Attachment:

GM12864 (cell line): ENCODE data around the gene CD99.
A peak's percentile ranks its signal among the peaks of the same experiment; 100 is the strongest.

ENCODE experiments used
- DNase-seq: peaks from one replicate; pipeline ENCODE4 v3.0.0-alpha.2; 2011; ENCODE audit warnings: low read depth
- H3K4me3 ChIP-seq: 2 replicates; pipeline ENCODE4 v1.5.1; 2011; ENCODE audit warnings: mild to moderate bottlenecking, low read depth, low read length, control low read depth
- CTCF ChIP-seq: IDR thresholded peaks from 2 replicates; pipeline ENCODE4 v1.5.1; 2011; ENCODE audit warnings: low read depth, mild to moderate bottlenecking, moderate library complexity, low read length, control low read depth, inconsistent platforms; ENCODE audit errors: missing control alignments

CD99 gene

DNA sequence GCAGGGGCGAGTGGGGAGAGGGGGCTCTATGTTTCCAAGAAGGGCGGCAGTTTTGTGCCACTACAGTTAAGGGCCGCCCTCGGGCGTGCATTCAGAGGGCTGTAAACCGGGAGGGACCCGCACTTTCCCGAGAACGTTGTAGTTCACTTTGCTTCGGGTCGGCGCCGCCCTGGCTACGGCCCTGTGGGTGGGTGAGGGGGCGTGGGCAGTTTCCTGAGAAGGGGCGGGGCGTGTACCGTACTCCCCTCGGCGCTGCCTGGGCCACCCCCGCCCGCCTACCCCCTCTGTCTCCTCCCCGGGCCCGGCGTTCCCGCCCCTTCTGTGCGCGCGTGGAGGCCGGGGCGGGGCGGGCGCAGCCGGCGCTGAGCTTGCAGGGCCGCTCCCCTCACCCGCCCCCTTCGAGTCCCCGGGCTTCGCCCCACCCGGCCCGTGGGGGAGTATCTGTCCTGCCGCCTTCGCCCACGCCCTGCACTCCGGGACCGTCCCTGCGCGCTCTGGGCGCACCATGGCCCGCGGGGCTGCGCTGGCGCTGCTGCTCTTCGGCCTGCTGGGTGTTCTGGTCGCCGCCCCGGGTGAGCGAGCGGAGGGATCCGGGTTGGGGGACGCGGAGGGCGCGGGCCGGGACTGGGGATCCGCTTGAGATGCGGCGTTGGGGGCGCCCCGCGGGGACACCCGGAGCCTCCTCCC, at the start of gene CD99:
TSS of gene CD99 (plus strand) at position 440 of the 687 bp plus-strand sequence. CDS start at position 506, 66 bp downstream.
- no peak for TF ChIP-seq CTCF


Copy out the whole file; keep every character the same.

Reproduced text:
GM12864 (cell line): ENCODE data around the gene CD99.
A peak's percentile ranks its signal among the peaks of the same experiment; 100 is the strongest.

ENCODE experiments used
- DNase-seq: peaks from one replicate; pipeline ENCODE4 v3.0.0-alpha.2; 2011; ENCODE audit warnings: low read depth
- H3K4me3 ChIP-seq: 2 replicates; pipeline ENCODE4 v1.5.1; 2011; ENCODE audit warnings: mild to moderate bottlenecking, low read depth, low read length, control low read depth
- CTCF ChIP-seq: IDR thresholded peaks from 2 replicates; pipeline ENCODE4 v1.5.1; 2011; ENCODE audit warnings: low read depth, mild to moderate bottlenecking, moderate library complexity, low read length, control low read depth, inconsistent platforms; ENCODE audit errors: missing control alignments

CD99 gene

DNA sequence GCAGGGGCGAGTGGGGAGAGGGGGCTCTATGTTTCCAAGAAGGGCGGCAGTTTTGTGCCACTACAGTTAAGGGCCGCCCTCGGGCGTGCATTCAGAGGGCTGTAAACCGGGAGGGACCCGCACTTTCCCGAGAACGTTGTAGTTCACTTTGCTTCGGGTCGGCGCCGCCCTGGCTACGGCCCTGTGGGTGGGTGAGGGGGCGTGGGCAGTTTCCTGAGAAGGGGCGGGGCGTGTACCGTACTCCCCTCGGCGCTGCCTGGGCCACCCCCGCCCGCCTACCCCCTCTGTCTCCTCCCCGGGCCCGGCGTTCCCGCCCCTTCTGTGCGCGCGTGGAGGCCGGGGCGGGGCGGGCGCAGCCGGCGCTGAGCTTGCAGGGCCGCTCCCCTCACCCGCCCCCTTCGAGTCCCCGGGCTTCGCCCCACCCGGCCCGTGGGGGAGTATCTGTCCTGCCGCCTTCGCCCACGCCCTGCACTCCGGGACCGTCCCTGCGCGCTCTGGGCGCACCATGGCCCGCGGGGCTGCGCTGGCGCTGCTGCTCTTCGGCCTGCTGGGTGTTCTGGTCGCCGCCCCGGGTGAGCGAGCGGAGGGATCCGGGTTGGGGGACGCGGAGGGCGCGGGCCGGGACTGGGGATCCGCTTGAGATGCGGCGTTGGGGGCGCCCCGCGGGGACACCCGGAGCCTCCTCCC, at the start of gene CD99:
TSS of gene CD99 (plus strand) at position 440 of the 687 bp plus-strand sequence. CDS start at position 506, 66 bp downstream.
- no peak for TF ChIP-seq CTCF